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When people speak of “digital kids,” the novelty of the adjective may obscure the importance of the noun. Above all, kids—those ages 12 or younger—are still just kids. Their engagement with technology is limited by the immature interests and capabilities that go with being very young, and further limited by restrictions their parents impose. In important respects, kids are digital natives who aren’t all that digital, according to a new eMarketer report, “Digital Kids: ‘Digital Natives’ with Analog Tendencies.”
TV remains the biggest single element of kids’ media usage. For adults, TV may be old media. For kids, it’s fun media—the place where they see the cartoons and other shows that delight them. And for many kids, the older networks are supplemented by digital sources.
In its tabulation of media usage during Q4 2013, Nielsen found that kids ages 2 to 11 watched 111 hours 10 minutes of “traditional TV” per month. In addition, they spent 10 hours 45 minutes watching timeshifted TV. Further, the kids used a DVD/Blu-ray device to view content for 9 hours 18 minutes.
Inquiring about a different mix of media activities, July 2013 polling by the Joan Ganz Cooney Center at Sesame Workshop got a lower figure from parents for daily viewing among their 2- to 10-year-olds. Still, TV was the dominant medium.
Still, the proliferation of devices has encroached on TV time. Common Sense Media found a decline between 2011 and 2013—65% to 58%—in the proportion of kids who watched TV as an everyday activity. There was also a decline in everyday DVD viewers, from 25% to 18%. By contrast, the proportion using mobile devices every day more than doubled during that time, from 8% to 17%.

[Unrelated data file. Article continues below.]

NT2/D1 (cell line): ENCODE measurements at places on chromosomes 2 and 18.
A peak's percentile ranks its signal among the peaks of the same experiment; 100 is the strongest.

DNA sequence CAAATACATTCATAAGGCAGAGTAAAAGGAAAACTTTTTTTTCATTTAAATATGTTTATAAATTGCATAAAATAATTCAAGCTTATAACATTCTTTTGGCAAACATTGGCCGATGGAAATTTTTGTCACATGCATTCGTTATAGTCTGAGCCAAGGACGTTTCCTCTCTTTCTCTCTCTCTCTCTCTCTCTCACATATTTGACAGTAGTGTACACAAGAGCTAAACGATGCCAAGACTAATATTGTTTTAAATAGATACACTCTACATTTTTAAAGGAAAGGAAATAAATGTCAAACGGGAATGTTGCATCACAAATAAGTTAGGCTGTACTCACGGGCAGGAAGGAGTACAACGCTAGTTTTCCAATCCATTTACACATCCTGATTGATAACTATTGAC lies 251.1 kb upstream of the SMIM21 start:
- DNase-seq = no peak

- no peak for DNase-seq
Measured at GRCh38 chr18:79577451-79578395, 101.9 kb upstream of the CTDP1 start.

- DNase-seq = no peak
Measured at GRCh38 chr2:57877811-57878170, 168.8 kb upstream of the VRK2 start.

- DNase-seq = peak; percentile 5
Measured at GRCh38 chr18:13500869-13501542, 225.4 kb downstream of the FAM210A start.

Much of the kid content on conventional TV is available via streaming services, along with those sites’ original programming. In addition to letting kids get what they want on their own schedule, an option like Netflix appeals to parents because kids won’t be inundated with commercials.
In a February 2014 paper summarizing a recent “TV Network Report” by children’s market research and consultancy Smarty Pants, the firm’s trends and insights guru Melanie Shreffler wrote: “From a kid’s point of view, Netflix and YouTube are one-stop shops for all their video needs.”
Streaming is also well suited to kids’ repetitive viewing. As parents know—often to their despair—young children can enjoy watching a favorite episode of a show over and over. A November 2013 article from The New York Times said of kids: “Instead of binge viewing as their parents do, they ‘déjà view.’” It noted a finding by Amazon that “65% of the most replayed programs on its streaming service, Prime Instant Video, are shows for children.”
More broadly, streaming meets the expectation kids have grown up with for getting the content they want when they want it. “They are absolutely accustomed to the idea of on-demand,” said Marjorie Cohn, head of television at DreamWorks Animation, which is developing original programming for Netflix.
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